Here’s how Idaho can develop academically strong ELA and Mathematics Standards when it revises its current standards

Idaho Freedom Foundation staff Education Leave a Comment

By Sandra Stotsky, Professor Emerita, University of Arkansas

Idaho can develop effective non-Common Core standards for mathematics and English/reading if its Legislature requires the development of K-12 standards in mathematics and in English/reading with the following features and guiding policies:

In mathematics:

  1. Standards for all basic arithmetical operations (addition, subtraction, multiplication, short and long division) and standard algorithms are taught at the same grade levels as in Singapore Math’s original series for the elementary grades. Here are articles about the original Singapore Mathematics program for K-5/6 after it began to be taught in 3 elementary schools in the North Middlesex Regional School District in Massachusetts: 
  1. Boston.com
  2. PR News Wire 
  3. ChristianBook.com
  4. Singapore math study 
  • Standards that enable all children in public elementary schools to be prepared via their mathematics curriculum to enroll in and complete a traditional Algebra I course in grade 7 or 8 before going on to advanced science and math in high school.
  • Standards/lessons from Dolciani-authored or co-authored mathematics textbooks in grade 8 and above, where possible.
  • Standards for Euclidean geometry (with proofs) addressed in separate units in grades 6, 7, and/or 8 (as in Singapore Math), along with standards for separate algebra units, or in a full course in grade 9.
  • Standards that enable high-achieving math students to enroll in and complete a traditional Algebra II course in grade 10 or 11 and to study pre-calculus in grade 11 or 12.

In English/reading:

  1. Standards in grades 3-8 that require about half of what all elementary students read in whole-class history or language arts lessons to come from the excellent series of informational books on historical people and events in U.S. and world history published in the 1950s and 1960s by Random House Publishers.  Please see this link.
  • Standards in grades 9-12 that require all high school students to become familiar with historically and culturally significant whole works from the following ten Literary Periods: Classical (1200 BCE–455 CE); Medieval (455 CE–1485 CE); Renaissance (1300–1660): Restoration and 18th Century (1660–1790); Colonial and Early National (1600–1830): Romantic (1790–1870): Realism and Naturalism (1870–1910); Modernist (1910–1945); Post World War II (1945–1980); and Contemporary (1980-2020).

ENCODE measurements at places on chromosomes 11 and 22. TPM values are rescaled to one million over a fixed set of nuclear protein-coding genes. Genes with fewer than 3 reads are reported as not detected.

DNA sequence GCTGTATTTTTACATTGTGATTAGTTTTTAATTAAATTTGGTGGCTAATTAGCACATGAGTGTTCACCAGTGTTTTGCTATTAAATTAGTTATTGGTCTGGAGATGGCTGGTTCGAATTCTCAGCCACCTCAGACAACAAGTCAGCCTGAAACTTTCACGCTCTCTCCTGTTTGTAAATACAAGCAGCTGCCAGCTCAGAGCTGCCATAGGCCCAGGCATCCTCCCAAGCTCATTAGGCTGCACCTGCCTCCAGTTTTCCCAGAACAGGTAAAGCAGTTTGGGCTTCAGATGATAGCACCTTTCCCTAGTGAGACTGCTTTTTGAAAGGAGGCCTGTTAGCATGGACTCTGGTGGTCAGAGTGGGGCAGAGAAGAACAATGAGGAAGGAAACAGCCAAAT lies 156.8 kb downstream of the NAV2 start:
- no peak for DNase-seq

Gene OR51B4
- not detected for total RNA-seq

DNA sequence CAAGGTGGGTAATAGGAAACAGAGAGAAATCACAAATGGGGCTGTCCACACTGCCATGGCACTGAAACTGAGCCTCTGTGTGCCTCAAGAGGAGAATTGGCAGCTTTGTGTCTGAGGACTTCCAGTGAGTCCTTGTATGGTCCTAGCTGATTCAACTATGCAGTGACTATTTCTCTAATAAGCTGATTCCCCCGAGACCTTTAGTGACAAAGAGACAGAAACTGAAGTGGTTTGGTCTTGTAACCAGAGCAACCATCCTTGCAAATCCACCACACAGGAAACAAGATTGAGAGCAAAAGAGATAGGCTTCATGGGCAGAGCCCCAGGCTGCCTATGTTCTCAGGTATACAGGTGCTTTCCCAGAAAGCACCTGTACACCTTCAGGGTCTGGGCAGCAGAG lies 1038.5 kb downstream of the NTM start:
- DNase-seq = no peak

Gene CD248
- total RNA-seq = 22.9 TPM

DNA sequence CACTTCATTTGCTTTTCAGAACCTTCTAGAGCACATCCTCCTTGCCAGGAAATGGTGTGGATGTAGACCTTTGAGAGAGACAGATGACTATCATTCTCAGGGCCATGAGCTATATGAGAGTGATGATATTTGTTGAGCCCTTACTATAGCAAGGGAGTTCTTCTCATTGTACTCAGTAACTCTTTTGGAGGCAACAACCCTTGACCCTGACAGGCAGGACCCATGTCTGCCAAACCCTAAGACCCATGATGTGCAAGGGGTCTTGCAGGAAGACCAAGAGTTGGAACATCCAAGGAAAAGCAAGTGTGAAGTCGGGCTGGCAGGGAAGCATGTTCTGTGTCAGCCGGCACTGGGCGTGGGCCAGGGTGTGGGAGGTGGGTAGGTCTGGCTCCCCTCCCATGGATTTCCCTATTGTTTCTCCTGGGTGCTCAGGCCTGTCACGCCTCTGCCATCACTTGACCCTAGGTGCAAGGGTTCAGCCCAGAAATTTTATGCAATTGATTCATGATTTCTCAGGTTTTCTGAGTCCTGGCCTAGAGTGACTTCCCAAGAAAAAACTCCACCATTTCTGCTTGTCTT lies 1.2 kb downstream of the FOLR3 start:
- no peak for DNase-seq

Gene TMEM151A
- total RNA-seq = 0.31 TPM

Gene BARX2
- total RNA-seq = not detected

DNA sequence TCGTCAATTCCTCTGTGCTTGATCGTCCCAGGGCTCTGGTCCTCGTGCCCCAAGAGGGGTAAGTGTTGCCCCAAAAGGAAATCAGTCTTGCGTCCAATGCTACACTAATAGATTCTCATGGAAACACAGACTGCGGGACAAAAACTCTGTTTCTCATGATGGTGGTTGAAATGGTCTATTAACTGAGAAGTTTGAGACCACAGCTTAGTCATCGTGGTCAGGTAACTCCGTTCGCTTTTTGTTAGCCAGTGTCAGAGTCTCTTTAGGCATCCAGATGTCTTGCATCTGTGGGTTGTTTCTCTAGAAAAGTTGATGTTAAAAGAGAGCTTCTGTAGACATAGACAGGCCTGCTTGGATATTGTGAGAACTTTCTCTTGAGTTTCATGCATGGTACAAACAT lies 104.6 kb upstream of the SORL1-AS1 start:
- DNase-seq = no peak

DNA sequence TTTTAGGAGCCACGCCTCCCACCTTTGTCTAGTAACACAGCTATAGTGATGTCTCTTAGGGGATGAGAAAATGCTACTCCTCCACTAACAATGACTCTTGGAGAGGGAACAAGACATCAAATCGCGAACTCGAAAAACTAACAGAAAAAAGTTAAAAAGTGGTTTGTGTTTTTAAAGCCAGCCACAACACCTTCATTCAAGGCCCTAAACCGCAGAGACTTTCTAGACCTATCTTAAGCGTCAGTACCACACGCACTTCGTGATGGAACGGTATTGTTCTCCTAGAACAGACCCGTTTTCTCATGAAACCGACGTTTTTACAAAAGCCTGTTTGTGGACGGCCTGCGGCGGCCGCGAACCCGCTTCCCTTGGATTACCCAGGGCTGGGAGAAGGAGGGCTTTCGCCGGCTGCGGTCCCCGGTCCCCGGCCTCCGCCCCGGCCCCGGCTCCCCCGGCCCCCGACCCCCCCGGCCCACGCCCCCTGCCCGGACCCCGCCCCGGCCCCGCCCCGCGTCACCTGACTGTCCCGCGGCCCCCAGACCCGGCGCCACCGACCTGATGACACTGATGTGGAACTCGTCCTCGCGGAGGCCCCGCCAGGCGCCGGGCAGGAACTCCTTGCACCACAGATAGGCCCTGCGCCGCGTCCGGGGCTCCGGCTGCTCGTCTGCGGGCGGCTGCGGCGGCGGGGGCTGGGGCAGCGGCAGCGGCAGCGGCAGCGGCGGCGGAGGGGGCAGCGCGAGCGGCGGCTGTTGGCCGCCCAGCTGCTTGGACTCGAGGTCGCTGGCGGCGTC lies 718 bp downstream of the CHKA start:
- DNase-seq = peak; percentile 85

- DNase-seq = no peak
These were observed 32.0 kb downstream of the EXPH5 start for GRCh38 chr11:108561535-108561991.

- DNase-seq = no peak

• Standards for a coherent literature/reading curriculum for K-12 that address all four major types of literature: poetry, fiction, nonfiction, and dramatic literature.
  • Reading lists showing titles or authors of well-known informational texts in these literary periods that serve as historical context for the literary works selected by the English teacher for classroom instruction.
  • Reading passages for test items for each tested grade that come from works by authors in these literary periods. About 60% of the passages should be literary, and 40% non-literary.  Passages from well-known speeches or biographies may be literary or non-literary, as most English teachers would agree.

For teacher licensure or certification in Idaho:

  1.  All elementary, early childhood, and special education teachers (grades K-6) should be required to pass the Reading Licensure Test (90) developed in MA in 2002 (or its equivalent).  This licensure test helped all teachers of young children to teach beginning reading so effectively that MA students on average earned first place on NAEP’s tests in grade 4 and grade 8 in reading and in mathematics from 2005 on.  MA students still have the highest state averages in the country. For a description of the test’s development, see this link.
  • All prospective elementary, early childhood, and special education teachers should be required to take and pass the Bay State’s elementary mathematics licensure test (53).
  • All cut-off scores for performance levels on all student or teacher tests should be set by Idaho parents, grade 11 or 12 teachers, and Idaho state legislators instead of using the cut-off scores the state is given from outside the state and/or the USED.

In addition, the Board of Education (BoE) and the governor need to ask the math and English teaching faculty at each public college in the state to analyze the state’s current high school standards, grades 9-12, and issue a signed public report containing their analysis.

The Idaho State Board of Education and the governor need to ask the math and English teaching faculty at each public college in the state to recommend in writing what standards should be added or changed to make sure that Idaho high school students are prepared for freshman and sophomore credit-bearing courses at that college if they plan to attend college in Idaho.

Concluding remarks

The chief purpose of the standards revision committee is to strengthen public education in Idaho in order to remedy recent federal and state policies designed for low achievers. All students once learned that, regardless of academic achievement, they were politically equal to each other in our civic culture, with a shared civic identity. Yet, policy makers and philanthropists have led low achievers to believe that they haven’t succeeded in school because of bigoted educators and communities. As my last four books try to make clear, all parents and educators must revive the civic mission of their own public schools, and actively help to restore educated citizenship as the goal of K-12 public education.